As well as keeping my own notes and photographs I also try to share my nature records. Nature’s Calendar is one of the places where I submit my seasonal sightings. Nature’s Calendar is the Woodland Trust’s web-based phenology project and is also a really good source of information for anyone wanting to learn more about nature and the timing of seasonal events in their local area. This ongoing wildlife survey covers the whole of the UK and it’s easy to use and free to register.
As you would guess, currently Nature’s Calendar is recording Spring sightings as they occur in different parts of the country. Here is a quick peek at the key Spring events Nature’s Calendar would like us to record.
Together all of these records help to map changes in natural events over the years so every record submitted really does count. We have taken part in numerous ‘citizen science’ projects as a family and as well as being educational we find they are also lots of fun. … and of course grown-ups too can enjoy recording and learning about nature! So if you’ve never tried your hand at something like this before, why not take a look at Nature’s Calendar … beware though, it can become addictive!!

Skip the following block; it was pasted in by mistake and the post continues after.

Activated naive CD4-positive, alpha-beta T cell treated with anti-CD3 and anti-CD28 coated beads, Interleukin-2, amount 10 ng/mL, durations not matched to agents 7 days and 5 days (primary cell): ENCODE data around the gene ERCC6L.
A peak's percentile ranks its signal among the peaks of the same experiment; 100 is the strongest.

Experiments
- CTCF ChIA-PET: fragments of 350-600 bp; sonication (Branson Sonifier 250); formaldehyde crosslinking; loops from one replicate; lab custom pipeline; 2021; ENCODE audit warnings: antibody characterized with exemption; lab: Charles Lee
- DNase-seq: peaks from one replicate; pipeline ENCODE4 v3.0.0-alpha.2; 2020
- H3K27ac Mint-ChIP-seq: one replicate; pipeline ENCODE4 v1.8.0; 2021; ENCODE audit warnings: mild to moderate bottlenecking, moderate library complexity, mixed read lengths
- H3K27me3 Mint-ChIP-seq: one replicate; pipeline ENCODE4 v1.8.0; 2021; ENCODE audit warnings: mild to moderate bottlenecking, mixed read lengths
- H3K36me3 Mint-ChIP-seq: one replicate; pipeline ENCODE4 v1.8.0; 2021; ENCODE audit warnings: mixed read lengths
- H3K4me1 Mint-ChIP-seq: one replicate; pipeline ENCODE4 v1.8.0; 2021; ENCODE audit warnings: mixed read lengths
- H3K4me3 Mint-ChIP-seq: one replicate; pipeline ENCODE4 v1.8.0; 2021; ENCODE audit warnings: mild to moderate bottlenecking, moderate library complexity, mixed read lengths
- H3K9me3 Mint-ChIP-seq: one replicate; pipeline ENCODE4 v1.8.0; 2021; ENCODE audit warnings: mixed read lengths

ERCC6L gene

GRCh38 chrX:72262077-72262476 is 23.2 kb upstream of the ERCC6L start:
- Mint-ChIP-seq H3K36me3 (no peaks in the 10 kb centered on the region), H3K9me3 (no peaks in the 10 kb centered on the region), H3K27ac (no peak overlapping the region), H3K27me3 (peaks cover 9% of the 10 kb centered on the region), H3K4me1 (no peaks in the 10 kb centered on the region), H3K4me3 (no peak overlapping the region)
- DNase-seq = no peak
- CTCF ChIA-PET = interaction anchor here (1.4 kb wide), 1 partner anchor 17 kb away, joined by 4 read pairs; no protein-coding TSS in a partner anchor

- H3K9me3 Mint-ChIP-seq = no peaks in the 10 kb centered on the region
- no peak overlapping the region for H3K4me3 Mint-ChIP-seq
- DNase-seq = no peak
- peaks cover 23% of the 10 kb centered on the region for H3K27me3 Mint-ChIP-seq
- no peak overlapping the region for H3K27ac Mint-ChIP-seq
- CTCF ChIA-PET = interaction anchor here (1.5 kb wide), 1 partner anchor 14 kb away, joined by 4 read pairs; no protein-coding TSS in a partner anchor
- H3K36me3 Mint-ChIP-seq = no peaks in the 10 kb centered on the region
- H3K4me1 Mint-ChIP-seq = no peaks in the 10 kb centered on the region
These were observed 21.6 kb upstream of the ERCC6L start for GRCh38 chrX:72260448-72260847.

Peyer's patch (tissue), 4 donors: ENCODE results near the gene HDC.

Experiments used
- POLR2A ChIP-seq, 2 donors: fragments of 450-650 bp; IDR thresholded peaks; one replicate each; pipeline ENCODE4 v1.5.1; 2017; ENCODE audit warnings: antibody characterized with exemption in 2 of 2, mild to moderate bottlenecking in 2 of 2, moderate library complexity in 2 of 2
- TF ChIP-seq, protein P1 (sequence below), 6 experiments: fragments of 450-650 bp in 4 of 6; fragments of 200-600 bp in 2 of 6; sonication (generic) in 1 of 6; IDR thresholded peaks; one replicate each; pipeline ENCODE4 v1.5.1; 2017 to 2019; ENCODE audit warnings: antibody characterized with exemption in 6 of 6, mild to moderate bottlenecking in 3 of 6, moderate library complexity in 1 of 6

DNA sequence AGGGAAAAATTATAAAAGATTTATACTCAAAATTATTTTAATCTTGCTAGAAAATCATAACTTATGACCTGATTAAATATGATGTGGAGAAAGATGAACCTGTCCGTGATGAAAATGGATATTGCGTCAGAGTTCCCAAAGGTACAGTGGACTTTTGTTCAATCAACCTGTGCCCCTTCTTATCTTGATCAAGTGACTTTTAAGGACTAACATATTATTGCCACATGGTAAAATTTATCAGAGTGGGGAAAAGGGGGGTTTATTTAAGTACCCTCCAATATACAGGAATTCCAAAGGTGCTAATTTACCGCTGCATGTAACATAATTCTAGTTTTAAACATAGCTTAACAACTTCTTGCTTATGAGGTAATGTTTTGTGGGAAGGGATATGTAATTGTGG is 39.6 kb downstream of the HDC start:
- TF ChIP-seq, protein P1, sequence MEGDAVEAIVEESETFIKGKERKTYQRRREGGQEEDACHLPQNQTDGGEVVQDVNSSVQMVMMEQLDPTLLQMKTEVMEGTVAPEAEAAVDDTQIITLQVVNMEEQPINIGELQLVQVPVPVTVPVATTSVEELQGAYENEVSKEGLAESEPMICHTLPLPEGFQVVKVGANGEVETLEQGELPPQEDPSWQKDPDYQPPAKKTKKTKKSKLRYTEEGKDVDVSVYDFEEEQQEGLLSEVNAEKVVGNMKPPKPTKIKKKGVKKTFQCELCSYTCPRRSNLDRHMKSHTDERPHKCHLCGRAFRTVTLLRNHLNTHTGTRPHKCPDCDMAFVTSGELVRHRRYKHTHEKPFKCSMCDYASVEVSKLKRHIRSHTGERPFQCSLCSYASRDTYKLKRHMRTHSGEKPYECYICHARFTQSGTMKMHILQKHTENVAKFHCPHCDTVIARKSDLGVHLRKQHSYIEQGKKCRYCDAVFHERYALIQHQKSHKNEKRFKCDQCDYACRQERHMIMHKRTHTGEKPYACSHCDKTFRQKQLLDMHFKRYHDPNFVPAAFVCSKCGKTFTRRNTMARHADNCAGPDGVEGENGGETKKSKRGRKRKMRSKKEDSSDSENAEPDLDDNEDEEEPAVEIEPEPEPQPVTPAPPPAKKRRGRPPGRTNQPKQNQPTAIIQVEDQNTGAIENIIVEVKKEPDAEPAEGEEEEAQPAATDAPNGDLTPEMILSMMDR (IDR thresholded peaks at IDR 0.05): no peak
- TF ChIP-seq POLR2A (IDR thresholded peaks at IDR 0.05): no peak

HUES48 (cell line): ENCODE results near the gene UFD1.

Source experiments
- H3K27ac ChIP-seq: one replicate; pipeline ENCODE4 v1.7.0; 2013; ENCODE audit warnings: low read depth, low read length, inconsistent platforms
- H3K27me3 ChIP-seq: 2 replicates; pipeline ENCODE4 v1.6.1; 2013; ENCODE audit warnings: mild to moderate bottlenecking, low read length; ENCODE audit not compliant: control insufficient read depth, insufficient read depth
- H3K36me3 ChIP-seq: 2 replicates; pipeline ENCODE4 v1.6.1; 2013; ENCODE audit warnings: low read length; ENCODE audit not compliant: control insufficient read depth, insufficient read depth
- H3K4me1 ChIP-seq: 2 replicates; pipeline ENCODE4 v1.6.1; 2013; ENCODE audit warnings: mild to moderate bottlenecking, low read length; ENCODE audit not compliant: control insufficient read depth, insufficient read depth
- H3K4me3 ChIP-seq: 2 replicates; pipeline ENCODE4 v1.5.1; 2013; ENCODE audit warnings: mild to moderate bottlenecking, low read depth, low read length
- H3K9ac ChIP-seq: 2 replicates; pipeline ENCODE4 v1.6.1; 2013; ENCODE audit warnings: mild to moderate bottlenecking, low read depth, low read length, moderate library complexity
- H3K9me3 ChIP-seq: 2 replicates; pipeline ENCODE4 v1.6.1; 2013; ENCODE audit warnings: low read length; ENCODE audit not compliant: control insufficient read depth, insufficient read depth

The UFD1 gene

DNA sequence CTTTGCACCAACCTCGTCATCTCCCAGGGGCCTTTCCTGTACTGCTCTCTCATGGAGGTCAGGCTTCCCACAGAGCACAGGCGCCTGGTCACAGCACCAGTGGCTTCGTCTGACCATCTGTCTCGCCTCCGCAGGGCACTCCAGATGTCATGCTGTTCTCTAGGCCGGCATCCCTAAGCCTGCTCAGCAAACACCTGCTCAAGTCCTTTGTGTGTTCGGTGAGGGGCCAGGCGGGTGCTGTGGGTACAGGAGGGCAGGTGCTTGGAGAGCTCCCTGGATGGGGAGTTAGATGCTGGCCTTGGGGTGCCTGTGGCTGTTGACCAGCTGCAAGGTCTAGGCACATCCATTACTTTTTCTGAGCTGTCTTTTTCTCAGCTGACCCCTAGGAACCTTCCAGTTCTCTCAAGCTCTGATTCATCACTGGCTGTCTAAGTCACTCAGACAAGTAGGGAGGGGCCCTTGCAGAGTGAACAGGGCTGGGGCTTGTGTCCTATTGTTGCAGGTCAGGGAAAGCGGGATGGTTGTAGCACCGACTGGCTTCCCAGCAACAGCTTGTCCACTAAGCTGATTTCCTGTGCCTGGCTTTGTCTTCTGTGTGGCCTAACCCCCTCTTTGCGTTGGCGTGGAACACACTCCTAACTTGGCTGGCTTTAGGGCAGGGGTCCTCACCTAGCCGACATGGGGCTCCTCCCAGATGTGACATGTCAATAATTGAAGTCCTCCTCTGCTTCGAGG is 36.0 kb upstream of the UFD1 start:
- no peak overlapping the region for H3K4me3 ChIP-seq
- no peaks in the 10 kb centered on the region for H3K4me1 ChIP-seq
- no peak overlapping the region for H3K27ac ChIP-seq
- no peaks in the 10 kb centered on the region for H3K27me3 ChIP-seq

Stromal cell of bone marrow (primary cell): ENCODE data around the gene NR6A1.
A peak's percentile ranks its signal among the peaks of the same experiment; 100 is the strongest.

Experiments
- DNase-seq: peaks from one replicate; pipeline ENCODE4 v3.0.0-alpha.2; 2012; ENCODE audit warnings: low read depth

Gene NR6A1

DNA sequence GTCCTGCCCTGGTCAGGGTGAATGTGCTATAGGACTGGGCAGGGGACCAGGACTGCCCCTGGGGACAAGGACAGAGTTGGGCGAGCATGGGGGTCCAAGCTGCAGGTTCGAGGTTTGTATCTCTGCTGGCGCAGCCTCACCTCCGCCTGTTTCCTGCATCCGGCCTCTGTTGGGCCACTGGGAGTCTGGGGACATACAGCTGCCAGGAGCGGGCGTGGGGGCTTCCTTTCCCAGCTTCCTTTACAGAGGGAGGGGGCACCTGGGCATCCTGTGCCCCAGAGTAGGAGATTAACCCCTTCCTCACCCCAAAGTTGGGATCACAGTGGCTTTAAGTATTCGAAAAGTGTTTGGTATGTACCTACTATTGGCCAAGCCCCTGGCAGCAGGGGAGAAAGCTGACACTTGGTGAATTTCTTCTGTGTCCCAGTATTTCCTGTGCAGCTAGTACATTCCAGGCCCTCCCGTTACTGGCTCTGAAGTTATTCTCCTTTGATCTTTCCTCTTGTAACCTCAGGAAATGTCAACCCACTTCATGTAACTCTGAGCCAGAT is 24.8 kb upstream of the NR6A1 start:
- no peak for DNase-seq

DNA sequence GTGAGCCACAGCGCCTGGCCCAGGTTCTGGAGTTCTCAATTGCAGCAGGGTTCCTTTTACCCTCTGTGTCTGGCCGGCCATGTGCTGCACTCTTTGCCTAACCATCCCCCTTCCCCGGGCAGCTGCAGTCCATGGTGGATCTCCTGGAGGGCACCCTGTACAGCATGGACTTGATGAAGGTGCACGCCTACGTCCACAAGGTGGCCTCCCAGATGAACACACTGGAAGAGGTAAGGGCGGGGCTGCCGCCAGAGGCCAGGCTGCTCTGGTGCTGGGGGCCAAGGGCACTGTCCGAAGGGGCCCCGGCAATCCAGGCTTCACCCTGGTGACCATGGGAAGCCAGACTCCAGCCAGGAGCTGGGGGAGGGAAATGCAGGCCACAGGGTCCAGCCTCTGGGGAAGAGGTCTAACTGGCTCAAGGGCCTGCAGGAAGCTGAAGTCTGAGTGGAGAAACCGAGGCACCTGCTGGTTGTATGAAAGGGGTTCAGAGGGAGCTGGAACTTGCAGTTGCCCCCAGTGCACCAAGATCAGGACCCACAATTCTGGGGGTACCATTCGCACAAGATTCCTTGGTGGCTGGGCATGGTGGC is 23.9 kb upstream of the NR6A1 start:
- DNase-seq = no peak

If you’re a UK-based nature watcher like me you’re probably also getting organised for the RSPB’s annual Big Garden Bird Watch this weekend, 25/26 January 2014. This is the world’s largest wildlife survey!
We’ve taken part in this national annual spot check on the health (or otherwise) of our garden bird populations for a quite a few years now. I found it was a great way to introduce our boys to birdwatching when they were still very young.
In those days everything still came by post. So there would always be a build-up to this event when the Big Garden Bird Watch information arrived, which included a handy A4 bird ID poster. For years for our younger children we had an ‘original’ 2003 bird ID poster stuck at child height on the kitchen wall.
Nowadays everything is online and taking part is really easy whether you’re ‘just’ an adult or if you’re making it a family activity. Anyone can take part. As the RSPB explains:
“Watch the birds in your garden or local green space for one hour during the Birdwatch weekend. Record the highest number of species you see at any one time, rather than totalling them up over the hour, as you may record the same bird twice.”
… yes, if you don’t have a garden, you can do your bird watch in any nearby green space.
This year you can even record your sightings on your laptop, tablet or smartphone using the new timer facility. We will probably stick with pencil and paper as usual and then submit our results online afterwards. The results need to be submitted by 16 February 2014.
Because this survey is so big … an amazing 590,000 people took part and counted over 8 million birds last year … the data from it really is useful. Bird populations are a good indicator of wider wildlife health in our countryside.
All the information about the Big Garden Birdwatch is on the RSPB website so if you’re in the UK why not try and spare an hour over this weekend to take part?